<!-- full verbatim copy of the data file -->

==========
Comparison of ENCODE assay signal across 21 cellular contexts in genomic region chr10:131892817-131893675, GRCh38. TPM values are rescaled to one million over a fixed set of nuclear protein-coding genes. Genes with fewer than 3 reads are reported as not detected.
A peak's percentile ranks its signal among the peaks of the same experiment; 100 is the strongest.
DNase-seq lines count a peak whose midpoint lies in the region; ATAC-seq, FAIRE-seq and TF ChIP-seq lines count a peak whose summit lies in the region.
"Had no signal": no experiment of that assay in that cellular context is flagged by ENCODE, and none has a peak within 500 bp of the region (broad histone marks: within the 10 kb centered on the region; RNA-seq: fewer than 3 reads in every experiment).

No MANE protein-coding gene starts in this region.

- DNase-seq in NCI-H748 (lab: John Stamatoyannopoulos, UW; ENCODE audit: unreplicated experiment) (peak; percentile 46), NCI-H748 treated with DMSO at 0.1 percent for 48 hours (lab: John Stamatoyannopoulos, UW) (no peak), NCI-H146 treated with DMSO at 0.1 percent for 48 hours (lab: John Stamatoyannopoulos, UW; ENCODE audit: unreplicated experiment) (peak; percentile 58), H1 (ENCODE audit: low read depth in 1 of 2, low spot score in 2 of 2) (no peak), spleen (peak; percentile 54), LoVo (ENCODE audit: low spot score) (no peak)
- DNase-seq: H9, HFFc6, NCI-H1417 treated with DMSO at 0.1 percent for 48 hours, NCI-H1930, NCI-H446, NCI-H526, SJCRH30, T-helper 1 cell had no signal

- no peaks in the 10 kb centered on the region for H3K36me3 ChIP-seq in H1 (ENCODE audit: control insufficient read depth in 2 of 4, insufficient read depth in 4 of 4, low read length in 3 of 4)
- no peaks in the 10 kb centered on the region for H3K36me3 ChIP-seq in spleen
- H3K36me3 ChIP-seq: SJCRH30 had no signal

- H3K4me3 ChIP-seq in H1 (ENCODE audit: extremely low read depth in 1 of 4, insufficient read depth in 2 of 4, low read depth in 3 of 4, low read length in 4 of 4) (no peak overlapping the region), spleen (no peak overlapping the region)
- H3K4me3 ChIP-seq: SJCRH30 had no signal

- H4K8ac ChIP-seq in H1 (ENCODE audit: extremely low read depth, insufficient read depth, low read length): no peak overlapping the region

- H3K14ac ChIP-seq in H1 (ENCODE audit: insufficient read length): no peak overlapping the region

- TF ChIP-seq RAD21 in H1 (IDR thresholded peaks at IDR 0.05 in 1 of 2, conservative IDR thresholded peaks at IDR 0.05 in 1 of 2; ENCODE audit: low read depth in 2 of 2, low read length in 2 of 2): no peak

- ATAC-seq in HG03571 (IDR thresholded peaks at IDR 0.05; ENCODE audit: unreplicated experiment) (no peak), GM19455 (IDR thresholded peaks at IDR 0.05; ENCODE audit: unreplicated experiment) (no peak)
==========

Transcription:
Comparison of ENCODE assay signal across 21 cellular contexts in genomic region chr10:131892817-131893675, GRCh38. TPM values are rescaled to one million over a fixed set of nuclear protein-coding genes. Genes with fewer than 3 reads are reported as not detected.
A peak's percentile ranks its signal among the peaks of the same experiment; 100 is the strongest.
DNase-seq lines count a peak whose midpoint lies in the region; ATAC-seq, FAIRE-seq and TF ChIP-seq lines count a peak whose summit lies in the region.
"Had no signal": no experiment of that assay in that cellular context is flagged by ENCODE, and none has a peak within 500 bp of the region (broad histone marks: within the 10 kb centered on the region; RNA-seq: fewer than 3 reads in every experiment).

No MANE protein-coding gene starts in this region.

- DNase-seq in NCI-H748 (lab: John Stamatoyannopoulos, UW; ENCODE audit: unreplicated experiment) (peak; percentile 46), NCI-H748 treated with DMSO at 0.1 percent for 48 hours (lab: John Stamatoyannopoulos, UW) (no peak), NCI-H146 treated with DMSO at 0.1 percent for 48 hours (lab: John Stamatoyannopoulos, UW; ENCODE audit: unreplicated experiment) (peak; percentile 58), H1 (ENCODE audit: low read depth in 1 of 2, low spot score in 2 of 2) (no peak), spleen (peak; percentile 54), LoVo (ENCODE audit: low spot score) (no peak)
- DNase-seq: H9, HFFc6, NCI-H1417 treated with DMSO at 0.1 percent for 48 hours, NCI-H1930, NCI-H446, NCI-H526, SJCRH30, T-helper 1 cell had no signal

- no peaks in the 10 kb centered on the region for H3K36me3 ChIP-seq in H1 (ENCODE audit: control insufficient read depth in 2 of 4, insufficient read depth in 4 of 4, low read length in 3 of 4)
- no peaks in the 10 kb centered on the region for H3K36me3 ChIP-seq in spleen
- H3K36me3 ChIP-seq: SJCRH30 had no signal

- H3K4me3 ChIP-seq in H1 (ENCODE audit: extremely low read depth in 1 of 4, insufficient read depth in 2 of 4, low read depth in 3 of 4, low read length in 4 of 4) (no peak overlapping the region), spleen (no peak overlapping the region)
- H3K4me3 ChIP-seq: SJCRH30 had no signal

- H4K8ac ChIP-seq in H1 (ENCODE audit: extremely low read depth, insufficient read depth, low read length): no peak overlapping the region

- H3K14ac ChIP-seq in H1 (ENCODE audit: insufficient read length): no peak overlapping the region

- TF ChIP-seq RAD21 in H1 (IDR thresholded peaks at IDR 0.05 in 1 of 2, conservative IDR thresholded peaks at IDR 0.05 in 1 of 2; ENCODE audit: low read depth in 2 of 2, low read length in 2 of 2): no peak

- ATAC-seq in HG03571 (IDR thresholded peaks at IDR 0.05; ENCODE audit: unreplicated experiment) (no peak), GM19455 (IDR thresholded peaks at IDR 0.05; ENCODE audit: unreplicated experiment) (no peak)